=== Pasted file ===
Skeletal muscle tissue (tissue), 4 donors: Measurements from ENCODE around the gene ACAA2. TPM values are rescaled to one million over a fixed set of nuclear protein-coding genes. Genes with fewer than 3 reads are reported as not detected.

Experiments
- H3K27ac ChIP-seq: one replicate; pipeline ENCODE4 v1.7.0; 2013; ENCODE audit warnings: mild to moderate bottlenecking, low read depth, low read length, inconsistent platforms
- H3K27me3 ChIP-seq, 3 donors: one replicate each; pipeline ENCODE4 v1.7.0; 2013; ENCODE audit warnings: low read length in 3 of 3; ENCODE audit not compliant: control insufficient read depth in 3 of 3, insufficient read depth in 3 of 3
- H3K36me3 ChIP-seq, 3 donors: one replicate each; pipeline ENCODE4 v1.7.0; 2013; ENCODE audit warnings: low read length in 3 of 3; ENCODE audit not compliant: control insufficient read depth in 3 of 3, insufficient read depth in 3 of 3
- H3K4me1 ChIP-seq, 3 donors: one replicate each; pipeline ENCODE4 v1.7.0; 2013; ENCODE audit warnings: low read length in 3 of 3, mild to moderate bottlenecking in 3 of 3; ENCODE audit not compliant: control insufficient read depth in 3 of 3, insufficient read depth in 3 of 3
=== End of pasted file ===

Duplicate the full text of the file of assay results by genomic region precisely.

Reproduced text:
Skeletal muscle tissue (tissue), 4 donors: Measurements from ENCODE around the gene ACAA2. TPM values are rescaled to one million over a fixed set of nuclear protein-coding genes. Genes with fewer than 3 reads are reported as not detected.

Experiments
- H3K27ac ChIP-seq: one replicate; pipeline ENCODE4 v1.7.0; 2013; ENCODE audit warnings: mild to moderate bottlenecking, low read depth, low read length, inconsistent platforms
- H3K27me3 ChIP-seq, 3 donors: one replicate each; pipeline ENCODE4 v1.7.0; 2013; ENCODE audit warnings: low read length in 3 of 3; ENCODE audit not compliant: control insufficient read depth in 3 of 3, insufficient read depth in 3 of 3
- H3K36me3 ChIP-seq, 3 donors: one replicate each; pipeline ENCODE4 v1.7.0; 2013; ENCODE audit warnings: low read length in 3 of 3; ENCODE audit not compliant: control insufficient read depth in 3 of 3, insufficient read depth in 3 of 3
- H3K4me1 ChIP-seq, 3 donors: one replicate each; pipeline ENCODE4 v1.7.0; 2013; ENCODE audit warnings: low read length in 3 of 3, mild to moderate bottlenecking in 3 of 3; ENCODE audit not compliant: control insufficient read depth in 3 of 3, insufficient read depth in 3 of 3